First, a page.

ACR case: Judge’s conclusions novel

THIS is a continuation of an article we began serialising last week. A veteran lawyer with a wealth of experience gives a legal perspective on the court battle between government and African Consolidated Resources plc (ACR, now Vast Resources), a London Stock Exchange-listed local firm which owned the Chiadzwa diamond claims after South African global mining giant, the De Beers Group — the world’s leading diamond company — had moved out following the expiry of its exploration permit.

— Legal Correspondent.

Diamond mining in Marange.

Diamond mining in Marange.

The position then is that Justice Charles Hungwe, having received the letter from the Mines minister then, Obert Mpofu, seeking directions in terms of Rule 4C, admitted that “strictly speaking” the matter was not properly before him, which is a necessary element before he could give directions, but nevertheless gave directions.

The directions amounted, not only to legal advice that the minister should proceed by way of making an application in terms of Rule 449 of the High Court Rules for the judge to rescind his earlier judgment, but was also an instruction to do so.

Although Rule 449 merely provides for three circumstances in which a judge can rescind his judgment, in addition to any other power that the judge may have, the judge decided that the common law provides that a judge can rescind a judgment obtained by fraud. He was satisfied that the minister had discharged the onus of establishing that fraud on the part of the ACR group was a good ground for rescinding his judgment, even though the application had been made in terms of Rule 449, which does not provide for rescission on the ground of fraud and even though ACR had provided a detailed rebuttal of the alleged fraud.

Moreover, while the minister had, in his letter of request, alleged fraud numerous times, nowhere did he indicate what the fraud was and give particulars. He merely made bald allegations of fraud and fraudulent concealment, which by no stretch of the imagination can be said to have been proved.

After finding that the matter was “properly” before him, and that he was “properly” seized with the matter, the judge said that the next issue to decide was whether, by reason of contempt, the minister should not be heard. After analysing a number of cases, the judge concluded that the minister had not disqualified himself from seeking the assistance of the court in asserting his rights because he was not a party to the order given by then Chief Justice Godfrey Chidyausiku and he was not a fugitive from justice.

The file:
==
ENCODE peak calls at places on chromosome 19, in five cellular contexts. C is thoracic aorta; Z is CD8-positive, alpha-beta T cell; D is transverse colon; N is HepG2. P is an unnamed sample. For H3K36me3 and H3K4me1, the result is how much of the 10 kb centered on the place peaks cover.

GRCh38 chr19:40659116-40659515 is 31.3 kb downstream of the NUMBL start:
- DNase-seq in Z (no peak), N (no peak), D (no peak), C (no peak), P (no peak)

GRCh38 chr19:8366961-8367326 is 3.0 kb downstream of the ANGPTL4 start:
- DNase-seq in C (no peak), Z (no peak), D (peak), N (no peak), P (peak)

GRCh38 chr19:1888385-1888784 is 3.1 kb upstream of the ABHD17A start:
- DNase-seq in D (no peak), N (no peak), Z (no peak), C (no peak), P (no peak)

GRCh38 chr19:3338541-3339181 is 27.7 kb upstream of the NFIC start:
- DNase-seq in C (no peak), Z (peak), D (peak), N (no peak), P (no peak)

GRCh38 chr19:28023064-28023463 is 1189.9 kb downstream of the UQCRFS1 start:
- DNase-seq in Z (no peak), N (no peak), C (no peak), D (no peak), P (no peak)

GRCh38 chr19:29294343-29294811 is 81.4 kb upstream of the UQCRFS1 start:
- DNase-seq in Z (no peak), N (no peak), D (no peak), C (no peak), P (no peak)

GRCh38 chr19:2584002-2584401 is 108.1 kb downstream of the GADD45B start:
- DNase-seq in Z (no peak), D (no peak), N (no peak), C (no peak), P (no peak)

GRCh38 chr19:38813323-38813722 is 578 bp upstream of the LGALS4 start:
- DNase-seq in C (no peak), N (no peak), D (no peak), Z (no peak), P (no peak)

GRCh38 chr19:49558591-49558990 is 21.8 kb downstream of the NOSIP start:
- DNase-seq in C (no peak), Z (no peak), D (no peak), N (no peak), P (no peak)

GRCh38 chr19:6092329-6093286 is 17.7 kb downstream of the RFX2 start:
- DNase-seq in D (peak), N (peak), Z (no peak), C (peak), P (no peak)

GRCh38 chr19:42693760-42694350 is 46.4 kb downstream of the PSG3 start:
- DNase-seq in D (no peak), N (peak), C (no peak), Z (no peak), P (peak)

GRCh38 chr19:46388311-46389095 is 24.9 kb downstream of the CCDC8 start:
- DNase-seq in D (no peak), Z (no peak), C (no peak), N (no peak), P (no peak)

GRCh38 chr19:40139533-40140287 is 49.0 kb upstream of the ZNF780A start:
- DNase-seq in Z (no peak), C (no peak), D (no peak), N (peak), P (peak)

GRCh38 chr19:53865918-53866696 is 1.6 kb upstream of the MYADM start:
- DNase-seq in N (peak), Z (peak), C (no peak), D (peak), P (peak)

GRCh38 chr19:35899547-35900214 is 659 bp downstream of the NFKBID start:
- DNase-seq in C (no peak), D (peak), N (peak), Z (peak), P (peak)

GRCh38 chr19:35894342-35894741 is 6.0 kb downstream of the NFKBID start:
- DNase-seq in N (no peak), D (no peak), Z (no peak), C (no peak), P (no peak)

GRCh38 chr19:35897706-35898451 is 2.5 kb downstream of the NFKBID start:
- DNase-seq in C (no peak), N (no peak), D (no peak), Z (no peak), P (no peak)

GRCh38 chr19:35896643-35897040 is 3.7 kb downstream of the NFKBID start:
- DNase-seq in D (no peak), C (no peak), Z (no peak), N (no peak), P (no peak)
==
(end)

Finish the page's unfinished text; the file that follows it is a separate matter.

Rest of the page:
Chidyausiku had made an order that all mining operations on the ACR claims should cease, pending the determination of the appeal. That order was issued to, and binding on, all the parties to HC6411/07, which included the minister. He was fully aware of the order of the chief justice that all mining operations must cease.

As he is the minister responsible for the administration of the Zimbabwe Mining Development Corporation (ZMDC) Act, he has the authority to give the ZMDC orders in relation to matters of policy. Just as he gave the ZMDC instructions to enter into agreements with the Reclam Group and Core Mining to establish their joint ventures, Mbada Diamonds and Canadile Miners, to mine diamonds at Marange, he could have given ZMDC instructions to stop mining.

Having decided to decline to uphold the points raised in limine by ACR, the judge said that the question remaining for decision by him was whether, on the basis of the papers before him, a case had been made for the rescission of his judgment on account of it having been obtained or procured by fraud. He said that ACR had urged him to refuse to hear the minister because an action was more suited for proof of fraud than motion proceedings.

In his view, however, any matter that can be brought by action can be brought by motion and that is particularly so in the present case because the initial proceedings were commenced by motion proceedings. Somewhat surprisingly, the judge reasoned that since the initial proceedings were very straightforward and could easily be decided on the papers, motion proceedings were appropriate. He failed to appreciate that when fraud has to be proved, then proceedings by way of motion are not appropriate and they should be instituted by way of an action, because invariably, there will be a dispute of fact which can only be decided by evidence.

In any event, as the matters before the court in the initial proceedings were completely different to those in the application for rescission, it is difficult to accept that the use of motion proceedings in the former justified use of the same proceedings in the latter.